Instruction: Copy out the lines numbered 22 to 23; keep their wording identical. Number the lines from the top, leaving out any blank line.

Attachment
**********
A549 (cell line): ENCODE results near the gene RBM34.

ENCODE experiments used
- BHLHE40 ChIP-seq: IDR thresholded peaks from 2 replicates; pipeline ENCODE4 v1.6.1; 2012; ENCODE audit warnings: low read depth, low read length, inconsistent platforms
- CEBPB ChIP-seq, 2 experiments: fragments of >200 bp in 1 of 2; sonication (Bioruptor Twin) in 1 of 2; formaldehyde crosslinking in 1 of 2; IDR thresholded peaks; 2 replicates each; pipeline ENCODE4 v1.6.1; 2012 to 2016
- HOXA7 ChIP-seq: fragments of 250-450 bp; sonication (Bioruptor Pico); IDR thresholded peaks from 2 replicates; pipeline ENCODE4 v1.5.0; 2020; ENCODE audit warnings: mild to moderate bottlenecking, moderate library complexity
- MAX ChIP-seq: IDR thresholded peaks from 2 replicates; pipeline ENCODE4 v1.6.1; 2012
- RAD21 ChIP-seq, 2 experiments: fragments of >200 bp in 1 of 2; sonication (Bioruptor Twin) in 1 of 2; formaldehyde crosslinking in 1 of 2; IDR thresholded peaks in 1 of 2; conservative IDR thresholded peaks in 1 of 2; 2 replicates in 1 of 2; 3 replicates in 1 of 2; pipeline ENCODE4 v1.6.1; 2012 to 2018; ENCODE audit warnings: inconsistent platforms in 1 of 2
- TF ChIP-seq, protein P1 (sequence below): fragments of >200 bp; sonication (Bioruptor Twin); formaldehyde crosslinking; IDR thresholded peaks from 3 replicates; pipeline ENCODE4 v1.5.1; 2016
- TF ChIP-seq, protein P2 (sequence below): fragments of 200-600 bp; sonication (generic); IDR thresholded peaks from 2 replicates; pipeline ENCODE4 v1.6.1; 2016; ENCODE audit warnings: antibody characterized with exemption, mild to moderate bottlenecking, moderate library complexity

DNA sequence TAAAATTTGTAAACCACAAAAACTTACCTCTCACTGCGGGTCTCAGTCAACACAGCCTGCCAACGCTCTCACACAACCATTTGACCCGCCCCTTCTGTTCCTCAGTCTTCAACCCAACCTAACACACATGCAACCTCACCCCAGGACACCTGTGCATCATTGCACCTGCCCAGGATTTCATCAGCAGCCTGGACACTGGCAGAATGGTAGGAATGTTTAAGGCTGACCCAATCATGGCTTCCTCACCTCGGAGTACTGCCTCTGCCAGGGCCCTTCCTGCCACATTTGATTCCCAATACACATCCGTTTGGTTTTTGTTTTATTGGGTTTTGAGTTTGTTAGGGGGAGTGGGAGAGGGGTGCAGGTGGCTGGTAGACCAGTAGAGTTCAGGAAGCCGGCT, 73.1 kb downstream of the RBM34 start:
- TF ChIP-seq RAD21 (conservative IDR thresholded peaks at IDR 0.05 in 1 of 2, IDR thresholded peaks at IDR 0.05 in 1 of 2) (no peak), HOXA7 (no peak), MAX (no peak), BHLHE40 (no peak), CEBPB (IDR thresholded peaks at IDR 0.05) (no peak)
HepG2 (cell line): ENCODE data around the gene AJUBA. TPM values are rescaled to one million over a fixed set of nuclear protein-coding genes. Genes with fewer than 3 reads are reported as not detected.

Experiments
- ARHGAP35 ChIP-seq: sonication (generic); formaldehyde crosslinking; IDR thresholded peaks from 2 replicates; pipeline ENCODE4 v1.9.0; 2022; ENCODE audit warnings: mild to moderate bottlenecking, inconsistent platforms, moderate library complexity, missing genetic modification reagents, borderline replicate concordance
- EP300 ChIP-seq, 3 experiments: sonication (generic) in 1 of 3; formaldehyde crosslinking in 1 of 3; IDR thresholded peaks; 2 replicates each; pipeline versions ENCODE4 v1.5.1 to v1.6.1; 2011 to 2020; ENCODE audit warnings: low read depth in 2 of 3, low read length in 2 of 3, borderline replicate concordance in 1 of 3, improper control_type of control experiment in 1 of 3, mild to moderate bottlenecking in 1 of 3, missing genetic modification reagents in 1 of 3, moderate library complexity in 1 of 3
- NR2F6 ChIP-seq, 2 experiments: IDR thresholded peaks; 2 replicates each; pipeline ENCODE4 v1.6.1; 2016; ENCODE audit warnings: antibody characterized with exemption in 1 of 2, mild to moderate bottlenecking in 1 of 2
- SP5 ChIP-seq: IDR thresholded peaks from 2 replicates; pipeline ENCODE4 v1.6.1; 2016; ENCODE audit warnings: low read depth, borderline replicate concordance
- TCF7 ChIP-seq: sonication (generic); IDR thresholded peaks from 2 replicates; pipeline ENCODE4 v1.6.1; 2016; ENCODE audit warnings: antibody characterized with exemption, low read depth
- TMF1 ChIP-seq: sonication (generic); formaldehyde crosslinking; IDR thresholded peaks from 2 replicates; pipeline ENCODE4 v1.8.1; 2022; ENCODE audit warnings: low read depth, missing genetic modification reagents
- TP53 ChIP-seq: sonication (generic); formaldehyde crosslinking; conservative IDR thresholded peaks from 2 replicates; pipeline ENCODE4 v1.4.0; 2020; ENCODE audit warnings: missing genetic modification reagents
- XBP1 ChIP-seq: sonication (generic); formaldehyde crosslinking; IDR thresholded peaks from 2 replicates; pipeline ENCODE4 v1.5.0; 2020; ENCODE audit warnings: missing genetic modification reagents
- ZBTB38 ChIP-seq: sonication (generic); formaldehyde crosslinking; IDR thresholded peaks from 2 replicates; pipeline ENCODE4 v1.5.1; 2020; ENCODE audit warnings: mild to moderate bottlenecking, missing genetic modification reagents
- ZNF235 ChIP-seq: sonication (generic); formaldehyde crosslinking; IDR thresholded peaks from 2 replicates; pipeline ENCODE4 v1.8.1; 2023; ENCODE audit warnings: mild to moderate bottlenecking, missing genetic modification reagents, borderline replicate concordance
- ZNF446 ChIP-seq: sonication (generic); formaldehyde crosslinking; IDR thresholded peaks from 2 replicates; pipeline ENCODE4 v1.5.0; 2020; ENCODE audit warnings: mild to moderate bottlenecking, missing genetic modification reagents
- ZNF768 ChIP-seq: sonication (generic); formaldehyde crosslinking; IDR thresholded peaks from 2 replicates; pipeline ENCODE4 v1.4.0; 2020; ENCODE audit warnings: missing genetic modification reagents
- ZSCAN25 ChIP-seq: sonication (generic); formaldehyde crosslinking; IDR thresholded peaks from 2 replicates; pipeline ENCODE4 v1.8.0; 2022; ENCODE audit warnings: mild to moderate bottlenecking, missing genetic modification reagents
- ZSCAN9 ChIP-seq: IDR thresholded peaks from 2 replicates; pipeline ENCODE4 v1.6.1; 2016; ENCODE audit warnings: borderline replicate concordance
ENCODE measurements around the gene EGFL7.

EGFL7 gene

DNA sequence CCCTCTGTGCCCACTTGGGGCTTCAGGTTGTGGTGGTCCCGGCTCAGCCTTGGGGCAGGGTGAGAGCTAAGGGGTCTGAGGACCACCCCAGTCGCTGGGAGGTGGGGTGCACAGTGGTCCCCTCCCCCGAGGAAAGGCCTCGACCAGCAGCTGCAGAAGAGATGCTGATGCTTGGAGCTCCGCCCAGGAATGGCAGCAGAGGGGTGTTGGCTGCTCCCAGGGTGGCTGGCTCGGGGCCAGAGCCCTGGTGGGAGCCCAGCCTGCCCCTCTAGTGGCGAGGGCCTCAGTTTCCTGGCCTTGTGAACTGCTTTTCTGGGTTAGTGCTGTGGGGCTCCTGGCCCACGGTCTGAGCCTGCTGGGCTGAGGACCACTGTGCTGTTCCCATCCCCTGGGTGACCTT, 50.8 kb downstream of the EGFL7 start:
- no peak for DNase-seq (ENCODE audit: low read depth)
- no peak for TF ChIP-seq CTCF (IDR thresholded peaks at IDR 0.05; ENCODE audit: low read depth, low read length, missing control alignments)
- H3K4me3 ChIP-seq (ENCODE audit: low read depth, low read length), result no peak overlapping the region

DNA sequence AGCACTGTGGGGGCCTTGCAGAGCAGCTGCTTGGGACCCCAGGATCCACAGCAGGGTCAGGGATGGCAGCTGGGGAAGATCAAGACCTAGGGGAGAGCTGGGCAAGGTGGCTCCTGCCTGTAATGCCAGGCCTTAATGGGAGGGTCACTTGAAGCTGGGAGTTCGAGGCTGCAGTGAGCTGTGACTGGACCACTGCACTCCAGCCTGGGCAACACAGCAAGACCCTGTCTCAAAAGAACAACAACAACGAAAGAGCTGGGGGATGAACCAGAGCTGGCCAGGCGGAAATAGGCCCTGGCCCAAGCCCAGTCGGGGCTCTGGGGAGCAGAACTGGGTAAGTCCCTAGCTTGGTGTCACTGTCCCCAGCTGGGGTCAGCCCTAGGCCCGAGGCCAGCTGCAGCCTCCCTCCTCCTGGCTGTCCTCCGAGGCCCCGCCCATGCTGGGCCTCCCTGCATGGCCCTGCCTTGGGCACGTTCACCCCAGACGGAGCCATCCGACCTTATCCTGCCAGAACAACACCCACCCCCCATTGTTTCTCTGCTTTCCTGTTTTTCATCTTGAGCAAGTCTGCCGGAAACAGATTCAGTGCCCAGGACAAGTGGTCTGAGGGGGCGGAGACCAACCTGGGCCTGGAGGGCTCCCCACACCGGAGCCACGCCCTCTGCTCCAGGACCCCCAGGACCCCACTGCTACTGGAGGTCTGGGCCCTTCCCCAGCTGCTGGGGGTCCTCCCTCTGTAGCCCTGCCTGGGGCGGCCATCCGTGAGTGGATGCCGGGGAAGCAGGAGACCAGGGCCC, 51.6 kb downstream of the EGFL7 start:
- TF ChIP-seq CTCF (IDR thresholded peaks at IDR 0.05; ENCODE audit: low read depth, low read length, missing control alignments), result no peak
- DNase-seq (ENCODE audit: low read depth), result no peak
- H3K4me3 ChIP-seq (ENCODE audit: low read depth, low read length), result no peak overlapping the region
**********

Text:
- ZBTB38 ChIP-seq: sonication (generic); formaldehyde crosslinking; IDR thresholded peaks from 2 replicates; pipeline ENCODE4 v1.5.1; 2020; ENCODE audit warnings: mild to moderate bottlenecking, missing genetic modification reagents
- ZNF235 ChIP-seq: sonication (generic); formaldehyde crosslinking; IDR thresholded peaks from 2 replicates; pipeline ENCODE4 v1.8.1; 2023; ENCODE audit warnings: mild to moderate bottlenecking, missing genetic modification reagents, borderline replicate concordance